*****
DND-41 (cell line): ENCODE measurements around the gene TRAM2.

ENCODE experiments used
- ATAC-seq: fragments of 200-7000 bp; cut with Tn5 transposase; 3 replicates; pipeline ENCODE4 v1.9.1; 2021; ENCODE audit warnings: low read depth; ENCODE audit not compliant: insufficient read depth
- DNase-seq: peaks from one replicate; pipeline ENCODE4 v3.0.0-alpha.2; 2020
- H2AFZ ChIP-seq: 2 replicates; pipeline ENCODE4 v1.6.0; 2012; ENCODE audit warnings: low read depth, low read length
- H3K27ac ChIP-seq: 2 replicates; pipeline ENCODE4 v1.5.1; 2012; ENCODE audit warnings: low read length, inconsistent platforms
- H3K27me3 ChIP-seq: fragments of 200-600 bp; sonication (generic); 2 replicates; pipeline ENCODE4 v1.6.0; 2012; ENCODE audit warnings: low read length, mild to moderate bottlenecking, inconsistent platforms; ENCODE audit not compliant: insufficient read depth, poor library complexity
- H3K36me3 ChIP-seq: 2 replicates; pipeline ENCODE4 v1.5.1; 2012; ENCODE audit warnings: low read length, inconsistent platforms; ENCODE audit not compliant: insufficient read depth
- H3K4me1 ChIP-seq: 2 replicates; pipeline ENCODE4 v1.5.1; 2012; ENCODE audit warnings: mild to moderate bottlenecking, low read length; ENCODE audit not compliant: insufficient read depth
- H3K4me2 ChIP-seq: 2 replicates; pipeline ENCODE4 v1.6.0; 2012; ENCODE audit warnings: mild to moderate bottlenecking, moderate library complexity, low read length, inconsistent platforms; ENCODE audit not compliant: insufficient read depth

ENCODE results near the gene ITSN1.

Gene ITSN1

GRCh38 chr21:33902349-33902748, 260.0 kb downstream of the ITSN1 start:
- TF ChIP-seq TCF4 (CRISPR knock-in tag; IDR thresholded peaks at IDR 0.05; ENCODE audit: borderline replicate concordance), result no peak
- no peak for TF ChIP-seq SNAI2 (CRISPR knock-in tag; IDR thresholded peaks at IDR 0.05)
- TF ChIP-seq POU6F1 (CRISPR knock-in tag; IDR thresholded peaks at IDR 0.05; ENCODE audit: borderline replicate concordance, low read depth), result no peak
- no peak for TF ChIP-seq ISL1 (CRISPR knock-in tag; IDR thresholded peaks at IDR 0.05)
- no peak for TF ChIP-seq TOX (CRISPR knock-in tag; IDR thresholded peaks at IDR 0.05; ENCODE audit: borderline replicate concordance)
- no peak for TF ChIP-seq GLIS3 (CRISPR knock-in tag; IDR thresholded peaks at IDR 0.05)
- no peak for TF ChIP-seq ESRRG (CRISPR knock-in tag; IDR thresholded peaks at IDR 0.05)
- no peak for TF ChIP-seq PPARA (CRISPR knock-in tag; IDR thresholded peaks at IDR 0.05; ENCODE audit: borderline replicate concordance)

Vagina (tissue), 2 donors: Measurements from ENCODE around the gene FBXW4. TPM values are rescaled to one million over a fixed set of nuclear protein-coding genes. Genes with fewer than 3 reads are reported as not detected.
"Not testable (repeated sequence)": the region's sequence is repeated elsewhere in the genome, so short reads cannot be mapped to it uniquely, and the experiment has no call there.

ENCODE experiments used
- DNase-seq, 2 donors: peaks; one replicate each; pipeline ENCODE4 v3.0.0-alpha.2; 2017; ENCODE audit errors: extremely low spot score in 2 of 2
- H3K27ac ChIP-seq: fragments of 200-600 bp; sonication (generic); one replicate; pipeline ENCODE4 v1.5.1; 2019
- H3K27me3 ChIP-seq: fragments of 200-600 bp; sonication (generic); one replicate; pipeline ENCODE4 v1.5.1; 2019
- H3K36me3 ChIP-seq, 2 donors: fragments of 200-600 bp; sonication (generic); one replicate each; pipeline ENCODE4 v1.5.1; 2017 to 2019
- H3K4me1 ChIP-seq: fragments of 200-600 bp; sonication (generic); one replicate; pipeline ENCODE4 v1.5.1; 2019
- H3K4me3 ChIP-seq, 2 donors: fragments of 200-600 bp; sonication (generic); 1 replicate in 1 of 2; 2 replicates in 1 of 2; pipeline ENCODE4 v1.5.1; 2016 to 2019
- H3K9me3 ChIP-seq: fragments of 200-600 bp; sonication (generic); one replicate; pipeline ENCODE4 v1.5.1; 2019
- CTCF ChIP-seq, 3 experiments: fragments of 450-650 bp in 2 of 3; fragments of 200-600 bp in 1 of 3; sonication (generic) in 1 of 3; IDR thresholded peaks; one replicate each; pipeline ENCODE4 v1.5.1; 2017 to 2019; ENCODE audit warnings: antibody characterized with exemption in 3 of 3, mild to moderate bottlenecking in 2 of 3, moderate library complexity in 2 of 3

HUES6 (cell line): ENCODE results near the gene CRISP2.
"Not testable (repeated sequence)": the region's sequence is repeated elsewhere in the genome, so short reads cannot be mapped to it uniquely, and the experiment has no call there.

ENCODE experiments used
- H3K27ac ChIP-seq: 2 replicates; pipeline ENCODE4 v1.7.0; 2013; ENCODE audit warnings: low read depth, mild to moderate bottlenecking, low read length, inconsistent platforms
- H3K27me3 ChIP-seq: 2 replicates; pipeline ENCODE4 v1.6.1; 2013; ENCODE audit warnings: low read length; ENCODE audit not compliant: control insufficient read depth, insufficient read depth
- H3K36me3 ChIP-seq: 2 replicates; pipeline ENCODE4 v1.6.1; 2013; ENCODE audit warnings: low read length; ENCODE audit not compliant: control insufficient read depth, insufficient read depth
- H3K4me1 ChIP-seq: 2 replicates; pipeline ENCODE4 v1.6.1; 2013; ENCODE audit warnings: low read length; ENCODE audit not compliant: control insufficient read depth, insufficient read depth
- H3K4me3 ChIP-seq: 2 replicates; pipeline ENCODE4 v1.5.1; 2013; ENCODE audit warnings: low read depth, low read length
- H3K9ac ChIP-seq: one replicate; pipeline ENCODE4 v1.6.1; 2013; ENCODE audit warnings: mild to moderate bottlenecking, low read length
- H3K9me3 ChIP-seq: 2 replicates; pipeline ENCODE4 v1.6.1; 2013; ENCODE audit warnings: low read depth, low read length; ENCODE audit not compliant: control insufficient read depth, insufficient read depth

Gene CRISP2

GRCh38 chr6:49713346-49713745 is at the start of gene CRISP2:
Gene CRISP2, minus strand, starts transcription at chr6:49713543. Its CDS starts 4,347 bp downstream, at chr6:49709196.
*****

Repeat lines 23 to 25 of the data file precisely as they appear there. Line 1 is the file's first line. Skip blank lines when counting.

"Not testable (repeated sequence)": the region's sequence is repeated elsewhere in the genome, so short reads cannot be mapped to it uniquely, and the experiment has no call there.

ENCODE experiments used
- DNase-seq, 2 donors: peaks; one replicate each; pipeline ENCODE4 v3.0.0-alpha.2; 2017; ENCODE audit errors: extremely low spot score in 2 of 2